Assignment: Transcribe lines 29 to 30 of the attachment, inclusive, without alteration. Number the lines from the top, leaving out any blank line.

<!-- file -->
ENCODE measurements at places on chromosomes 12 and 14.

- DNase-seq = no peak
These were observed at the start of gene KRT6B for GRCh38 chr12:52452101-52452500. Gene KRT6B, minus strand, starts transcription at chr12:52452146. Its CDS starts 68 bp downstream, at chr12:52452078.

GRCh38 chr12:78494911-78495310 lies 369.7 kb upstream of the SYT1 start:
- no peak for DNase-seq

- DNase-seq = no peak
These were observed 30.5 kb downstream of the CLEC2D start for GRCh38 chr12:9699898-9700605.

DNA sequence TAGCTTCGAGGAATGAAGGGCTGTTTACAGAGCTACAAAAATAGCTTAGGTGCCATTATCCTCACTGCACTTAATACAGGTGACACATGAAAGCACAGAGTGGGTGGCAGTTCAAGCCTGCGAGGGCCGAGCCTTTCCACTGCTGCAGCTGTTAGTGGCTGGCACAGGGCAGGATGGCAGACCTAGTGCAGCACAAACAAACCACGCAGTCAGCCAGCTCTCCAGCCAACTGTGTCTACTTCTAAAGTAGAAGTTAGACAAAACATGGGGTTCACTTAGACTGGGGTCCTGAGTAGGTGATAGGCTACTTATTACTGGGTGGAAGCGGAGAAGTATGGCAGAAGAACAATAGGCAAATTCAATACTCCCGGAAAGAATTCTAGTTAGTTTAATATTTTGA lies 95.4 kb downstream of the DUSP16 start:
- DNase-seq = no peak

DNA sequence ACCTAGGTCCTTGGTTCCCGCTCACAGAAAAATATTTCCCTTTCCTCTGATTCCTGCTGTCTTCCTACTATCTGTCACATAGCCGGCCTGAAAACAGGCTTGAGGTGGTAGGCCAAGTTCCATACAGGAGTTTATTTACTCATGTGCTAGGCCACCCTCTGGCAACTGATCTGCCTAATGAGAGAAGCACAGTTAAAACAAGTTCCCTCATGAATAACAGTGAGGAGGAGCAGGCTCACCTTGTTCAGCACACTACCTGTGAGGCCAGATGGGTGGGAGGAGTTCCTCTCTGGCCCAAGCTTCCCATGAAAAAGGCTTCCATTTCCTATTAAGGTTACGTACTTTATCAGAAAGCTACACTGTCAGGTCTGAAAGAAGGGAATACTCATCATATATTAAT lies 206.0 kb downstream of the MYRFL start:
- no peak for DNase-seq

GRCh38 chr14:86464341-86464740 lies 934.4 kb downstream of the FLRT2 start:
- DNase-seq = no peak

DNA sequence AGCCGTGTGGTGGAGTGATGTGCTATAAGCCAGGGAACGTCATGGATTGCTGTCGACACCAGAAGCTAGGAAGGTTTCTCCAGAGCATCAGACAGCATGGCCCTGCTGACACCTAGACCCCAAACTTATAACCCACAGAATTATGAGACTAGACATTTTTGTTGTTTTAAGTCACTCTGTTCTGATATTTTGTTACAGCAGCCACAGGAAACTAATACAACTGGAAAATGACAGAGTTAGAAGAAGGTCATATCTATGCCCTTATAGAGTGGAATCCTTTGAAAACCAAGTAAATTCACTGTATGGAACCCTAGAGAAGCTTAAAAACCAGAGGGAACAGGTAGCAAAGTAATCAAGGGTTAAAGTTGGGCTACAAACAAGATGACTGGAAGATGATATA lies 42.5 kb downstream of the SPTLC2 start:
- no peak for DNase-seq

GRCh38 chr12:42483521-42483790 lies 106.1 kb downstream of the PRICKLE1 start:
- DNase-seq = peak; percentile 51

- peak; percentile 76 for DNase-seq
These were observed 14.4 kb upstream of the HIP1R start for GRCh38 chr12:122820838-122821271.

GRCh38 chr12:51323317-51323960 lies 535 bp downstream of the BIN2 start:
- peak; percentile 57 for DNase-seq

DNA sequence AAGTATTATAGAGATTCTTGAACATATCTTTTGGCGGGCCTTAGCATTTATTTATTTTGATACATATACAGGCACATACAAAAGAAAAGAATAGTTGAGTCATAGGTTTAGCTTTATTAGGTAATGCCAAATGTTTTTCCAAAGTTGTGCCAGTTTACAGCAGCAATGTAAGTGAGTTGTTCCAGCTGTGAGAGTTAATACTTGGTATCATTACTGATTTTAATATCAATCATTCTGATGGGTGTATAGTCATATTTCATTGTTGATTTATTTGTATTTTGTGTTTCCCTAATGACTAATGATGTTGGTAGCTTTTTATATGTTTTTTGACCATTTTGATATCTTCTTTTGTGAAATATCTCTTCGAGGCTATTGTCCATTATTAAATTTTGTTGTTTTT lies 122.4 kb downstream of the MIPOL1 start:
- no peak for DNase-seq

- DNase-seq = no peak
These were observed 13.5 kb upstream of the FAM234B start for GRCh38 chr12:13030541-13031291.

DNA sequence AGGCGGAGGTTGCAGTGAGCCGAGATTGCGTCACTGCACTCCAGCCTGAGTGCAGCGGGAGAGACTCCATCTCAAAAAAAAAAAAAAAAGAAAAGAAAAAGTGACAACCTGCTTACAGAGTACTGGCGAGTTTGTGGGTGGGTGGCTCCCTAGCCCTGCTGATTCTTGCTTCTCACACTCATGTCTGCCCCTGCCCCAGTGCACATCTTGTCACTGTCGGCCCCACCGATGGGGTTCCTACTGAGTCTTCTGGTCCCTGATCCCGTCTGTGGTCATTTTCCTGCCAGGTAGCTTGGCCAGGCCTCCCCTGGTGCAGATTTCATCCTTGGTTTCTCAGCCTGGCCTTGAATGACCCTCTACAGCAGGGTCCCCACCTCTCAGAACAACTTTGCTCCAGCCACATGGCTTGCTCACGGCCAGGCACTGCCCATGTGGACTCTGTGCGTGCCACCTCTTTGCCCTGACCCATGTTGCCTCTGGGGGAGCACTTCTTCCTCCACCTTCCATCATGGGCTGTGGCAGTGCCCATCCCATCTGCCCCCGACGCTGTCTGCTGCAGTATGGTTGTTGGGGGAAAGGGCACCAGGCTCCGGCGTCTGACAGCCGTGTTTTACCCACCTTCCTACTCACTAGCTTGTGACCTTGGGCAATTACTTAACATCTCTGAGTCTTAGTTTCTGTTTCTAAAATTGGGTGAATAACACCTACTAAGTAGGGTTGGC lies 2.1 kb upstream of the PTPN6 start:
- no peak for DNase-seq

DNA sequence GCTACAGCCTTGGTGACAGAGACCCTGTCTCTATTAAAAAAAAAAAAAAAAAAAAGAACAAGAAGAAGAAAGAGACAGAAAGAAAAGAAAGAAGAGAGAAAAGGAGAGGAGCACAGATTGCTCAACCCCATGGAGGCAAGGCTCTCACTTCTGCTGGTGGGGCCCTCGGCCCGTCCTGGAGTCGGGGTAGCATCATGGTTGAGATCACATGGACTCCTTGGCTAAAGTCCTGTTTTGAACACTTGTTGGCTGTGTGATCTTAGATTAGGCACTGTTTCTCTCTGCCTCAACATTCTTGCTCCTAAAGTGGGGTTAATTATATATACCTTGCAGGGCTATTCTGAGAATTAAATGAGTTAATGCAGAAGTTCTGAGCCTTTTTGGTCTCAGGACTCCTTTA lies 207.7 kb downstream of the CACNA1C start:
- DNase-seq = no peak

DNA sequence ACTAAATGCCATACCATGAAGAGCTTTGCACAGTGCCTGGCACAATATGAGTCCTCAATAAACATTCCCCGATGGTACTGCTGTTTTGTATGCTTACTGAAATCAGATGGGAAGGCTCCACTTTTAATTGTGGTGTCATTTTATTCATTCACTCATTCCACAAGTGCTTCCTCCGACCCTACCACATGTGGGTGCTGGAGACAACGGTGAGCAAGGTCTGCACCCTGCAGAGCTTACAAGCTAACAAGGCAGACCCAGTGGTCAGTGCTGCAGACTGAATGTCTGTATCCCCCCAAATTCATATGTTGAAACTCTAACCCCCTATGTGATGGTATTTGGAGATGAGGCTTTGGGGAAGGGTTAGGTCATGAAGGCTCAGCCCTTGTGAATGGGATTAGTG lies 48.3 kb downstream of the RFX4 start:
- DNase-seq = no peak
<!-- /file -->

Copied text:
- DNase-seq = no peak

DNA sequence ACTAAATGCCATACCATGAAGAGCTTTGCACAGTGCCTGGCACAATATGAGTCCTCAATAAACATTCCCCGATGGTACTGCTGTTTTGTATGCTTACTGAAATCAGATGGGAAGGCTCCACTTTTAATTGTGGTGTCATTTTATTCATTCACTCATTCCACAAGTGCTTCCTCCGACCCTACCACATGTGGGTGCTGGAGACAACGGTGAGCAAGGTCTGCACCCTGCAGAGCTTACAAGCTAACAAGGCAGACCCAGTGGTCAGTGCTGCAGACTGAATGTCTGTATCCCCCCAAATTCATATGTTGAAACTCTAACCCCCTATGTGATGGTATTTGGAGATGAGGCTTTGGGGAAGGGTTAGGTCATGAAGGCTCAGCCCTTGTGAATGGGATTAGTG lies 48.3 kb downstream of the RFX4 start: